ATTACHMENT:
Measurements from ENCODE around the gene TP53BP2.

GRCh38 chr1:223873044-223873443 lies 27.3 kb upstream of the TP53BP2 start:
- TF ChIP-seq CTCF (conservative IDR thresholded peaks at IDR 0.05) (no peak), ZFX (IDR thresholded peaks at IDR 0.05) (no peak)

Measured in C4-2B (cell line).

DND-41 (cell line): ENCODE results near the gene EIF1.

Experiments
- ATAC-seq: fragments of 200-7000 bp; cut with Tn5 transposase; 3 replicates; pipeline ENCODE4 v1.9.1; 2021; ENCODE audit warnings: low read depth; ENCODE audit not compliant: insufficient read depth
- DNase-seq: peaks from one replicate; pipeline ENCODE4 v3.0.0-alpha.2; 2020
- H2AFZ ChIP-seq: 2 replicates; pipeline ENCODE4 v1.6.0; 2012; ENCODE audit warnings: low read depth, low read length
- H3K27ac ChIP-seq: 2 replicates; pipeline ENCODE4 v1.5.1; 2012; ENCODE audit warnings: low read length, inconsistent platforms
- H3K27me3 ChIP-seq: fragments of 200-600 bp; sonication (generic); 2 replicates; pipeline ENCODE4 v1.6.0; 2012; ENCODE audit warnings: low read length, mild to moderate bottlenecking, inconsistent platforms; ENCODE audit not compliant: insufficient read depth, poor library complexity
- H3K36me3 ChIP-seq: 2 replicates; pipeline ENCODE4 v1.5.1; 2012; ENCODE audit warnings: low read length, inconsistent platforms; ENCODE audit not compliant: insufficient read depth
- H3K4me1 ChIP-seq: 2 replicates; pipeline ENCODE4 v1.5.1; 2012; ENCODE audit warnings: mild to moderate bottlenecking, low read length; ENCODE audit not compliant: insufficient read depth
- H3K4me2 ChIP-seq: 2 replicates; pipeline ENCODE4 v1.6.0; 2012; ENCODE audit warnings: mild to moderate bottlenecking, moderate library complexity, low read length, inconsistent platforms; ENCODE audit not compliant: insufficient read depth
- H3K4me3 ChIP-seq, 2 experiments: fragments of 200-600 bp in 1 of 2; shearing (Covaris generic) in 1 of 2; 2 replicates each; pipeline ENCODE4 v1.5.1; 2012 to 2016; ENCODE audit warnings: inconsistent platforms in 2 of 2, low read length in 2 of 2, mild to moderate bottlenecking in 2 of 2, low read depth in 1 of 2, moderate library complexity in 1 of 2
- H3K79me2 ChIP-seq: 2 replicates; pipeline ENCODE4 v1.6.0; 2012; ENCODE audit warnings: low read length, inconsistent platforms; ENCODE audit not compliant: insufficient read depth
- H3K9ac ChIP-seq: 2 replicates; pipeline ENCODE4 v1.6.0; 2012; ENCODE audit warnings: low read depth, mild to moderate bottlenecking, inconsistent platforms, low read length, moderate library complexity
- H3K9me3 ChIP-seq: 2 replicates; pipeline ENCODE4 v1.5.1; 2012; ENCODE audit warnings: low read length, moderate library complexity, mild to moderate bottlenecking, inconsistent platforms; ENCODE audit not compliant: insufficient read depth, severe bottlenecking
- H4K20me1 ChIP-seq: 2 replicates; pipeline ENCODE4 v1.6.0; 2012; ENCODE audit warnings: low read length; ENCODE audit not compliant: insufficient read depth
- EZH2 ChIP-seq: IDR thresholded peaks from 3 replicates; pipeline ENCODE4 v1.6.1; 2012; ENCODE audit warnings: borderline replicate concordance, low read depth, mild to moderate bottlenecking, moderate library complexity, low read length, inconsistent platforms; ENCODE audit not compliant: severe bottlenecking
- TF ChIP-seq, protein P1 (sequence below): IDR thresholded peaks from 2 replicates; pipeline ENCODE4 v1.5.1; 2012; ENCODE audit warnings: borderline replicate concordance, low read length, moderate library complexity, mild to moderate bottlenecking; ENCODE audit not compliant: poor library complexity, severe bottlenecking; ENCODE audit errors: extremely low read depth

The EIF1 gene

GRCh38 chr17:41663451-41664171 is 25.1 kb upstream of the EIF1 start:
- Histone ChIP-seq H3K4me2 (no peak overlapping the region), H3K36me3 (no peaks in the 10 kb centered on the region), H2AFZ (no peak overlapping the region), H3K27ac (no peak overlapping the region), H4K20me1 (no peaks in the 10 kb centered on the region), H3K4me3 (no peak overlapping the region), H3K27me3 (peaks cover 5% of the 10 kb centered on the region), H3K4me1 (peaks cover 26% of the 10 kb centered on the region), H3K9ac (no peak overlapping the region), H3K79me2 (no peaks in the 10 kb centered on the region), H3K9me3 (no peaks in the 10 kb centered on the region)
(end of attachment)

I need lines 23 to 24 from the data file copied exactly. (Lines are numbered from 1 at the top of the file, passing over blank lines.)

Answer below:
GRCh38 chr17:41663451-41664171 is 25.1 kb upstream of the EIF1 start:
- Histone ChIP-seq H3K4me2 (no peak overlapping the region), H3K36me3 (no peaks in the 10 kb centered on the region), H2AFZ (no peak overlapping the region), H3K27ac (no peak overlapping the region), H4K20me1 (no peaks in the 10 kb centered on the region), H3K4me3 (no peak overlapping the region), H3K27me3 (peaks cover 5% of the 10 kb centered on the region), H3K4me1 (peaks cover 26% of the 10 kb centered on the region), H3K9ac (no peak overlapping the region), H3K79me2 (no peaks in the 10 kb centered on the region), H3K9me3 (no peaks in the 10 kb centered on the region)